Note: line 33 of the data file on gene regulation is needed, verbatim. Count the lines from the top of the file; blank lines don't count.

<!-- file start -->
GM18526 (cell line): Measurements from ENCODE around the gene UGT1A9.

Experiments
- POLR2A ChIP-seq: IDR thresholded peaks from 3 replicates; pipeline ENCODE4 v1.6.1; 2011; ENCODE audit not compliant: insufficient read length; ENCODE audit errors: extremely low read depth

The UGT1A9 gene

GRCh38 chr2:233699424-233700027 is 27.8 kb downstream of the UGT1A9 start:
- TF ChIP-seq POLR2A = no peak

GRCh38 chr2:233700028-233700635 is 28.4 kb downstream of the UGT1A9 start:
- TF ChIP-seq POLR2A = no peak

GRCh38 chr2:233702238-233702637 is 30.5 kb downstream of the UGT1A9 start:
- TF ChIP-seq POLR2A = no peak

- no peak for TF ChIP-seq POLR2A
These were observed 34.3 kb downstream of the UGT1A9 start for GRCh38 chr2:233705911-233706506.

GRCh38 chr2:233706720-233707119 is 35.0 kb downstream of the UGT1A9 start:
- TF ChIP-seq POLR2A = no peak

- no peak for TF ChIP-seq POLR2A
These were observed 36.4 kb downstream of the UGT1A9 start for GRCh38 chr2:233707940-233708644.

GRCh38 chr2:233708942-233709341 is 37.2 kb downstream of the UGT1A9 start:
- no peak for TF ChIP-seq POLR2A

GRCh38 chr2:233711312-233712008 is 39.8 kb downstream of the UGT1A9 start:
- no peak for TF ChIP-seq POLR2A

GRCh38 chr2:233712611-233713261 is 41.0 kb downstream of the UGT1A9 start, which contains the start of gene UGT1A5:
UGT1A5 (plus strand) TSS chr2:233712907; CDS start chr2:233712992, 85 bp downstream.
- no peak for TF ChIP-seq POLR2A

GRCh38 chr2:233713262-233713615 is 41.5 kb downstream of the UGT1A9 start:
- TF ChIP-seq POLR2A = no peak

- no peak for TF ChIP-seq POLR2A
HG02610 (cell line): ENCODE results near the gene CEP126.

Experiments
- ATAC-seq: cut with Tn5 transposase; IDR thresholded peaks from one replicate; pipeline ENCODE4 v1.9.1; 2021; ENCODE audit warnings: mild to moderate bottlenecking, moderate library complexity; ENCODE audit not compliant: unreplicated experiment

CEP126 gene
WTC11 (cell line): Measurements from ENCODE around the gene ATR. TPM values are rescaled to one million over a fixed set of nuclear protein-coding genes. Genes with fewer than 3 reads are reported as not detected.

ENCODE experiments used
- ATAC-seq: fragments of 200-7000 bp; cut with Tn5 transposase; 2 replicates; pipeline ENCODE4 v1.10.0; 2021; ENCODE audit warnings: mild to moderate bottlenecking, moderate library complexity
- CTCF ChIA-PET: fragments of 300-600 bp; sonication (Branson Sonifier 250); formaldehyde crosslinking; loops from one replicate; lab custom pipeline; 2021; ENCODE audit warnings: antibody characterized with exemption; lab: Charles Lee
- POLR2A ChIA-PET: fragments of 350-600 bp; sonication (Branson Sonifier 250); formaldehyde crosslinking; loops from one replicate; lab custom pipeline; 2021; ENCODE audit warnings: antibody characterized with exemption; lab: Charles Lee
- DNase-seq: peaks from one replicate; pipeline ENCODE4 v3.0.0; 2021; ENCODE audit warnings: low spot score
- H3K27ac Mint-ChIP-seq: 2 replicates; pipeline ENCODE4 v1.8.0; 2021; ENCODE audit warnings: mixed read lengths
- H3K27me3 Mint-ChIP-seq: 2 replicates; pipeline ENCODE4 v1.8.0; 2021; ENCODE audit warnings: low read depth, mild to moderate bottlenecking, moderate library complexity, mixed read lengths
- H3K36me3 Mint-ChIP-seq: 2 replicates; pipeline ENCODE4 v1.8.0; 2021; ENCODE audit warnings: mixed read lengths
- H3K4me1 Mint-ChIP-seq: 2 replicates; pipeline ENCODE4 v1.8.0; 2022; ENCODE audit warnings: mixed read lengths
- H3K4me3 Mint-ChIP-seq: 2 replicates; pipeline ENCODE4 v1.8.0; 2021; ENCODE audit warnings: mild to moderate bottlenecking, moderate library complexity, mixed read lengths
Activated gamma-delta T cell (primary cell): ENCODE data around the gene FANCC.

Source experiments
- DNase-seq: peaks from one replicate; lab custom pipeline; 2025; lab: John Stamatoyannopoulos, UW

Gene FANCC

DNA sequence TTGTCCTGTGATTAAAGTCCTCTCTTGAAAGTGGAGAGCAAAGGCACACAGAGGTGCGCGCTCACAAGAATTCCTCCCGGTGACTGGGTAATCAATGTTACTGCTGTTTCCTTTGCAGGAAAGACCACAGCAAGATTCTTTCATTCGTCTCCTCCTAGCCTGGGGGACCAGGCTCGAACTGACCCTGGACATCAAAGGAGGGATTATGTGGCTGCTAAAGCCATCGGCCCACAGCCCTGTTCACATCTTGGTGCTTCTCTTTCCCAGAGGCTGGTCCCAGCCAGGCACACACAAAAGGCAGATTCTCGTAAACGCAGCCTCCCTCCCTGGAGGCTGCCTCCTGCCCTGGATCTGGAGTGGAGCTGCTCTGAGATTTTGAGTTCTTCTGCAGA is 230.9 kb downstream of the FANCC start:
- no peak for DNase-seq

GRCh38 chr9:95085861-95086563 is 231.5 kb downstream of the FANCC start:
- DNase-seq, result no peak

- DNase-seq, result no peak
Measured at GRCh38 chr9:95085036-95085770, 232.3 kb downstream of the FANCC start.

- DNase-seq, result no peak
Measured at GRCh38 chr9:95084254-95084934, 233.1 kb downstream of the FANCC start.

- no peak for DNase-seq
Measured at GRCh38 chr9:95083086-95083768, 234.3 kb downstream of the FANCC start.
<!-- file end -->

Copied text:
- ATAC-seq: fragments of 200-7000 bp; cut with Tn5 transposase; 2 replicates; pipeline ENCODE4 v1.10.0; 2021; ENCODE audit warnings: mild to moderate bottlenecking, moderate library complexity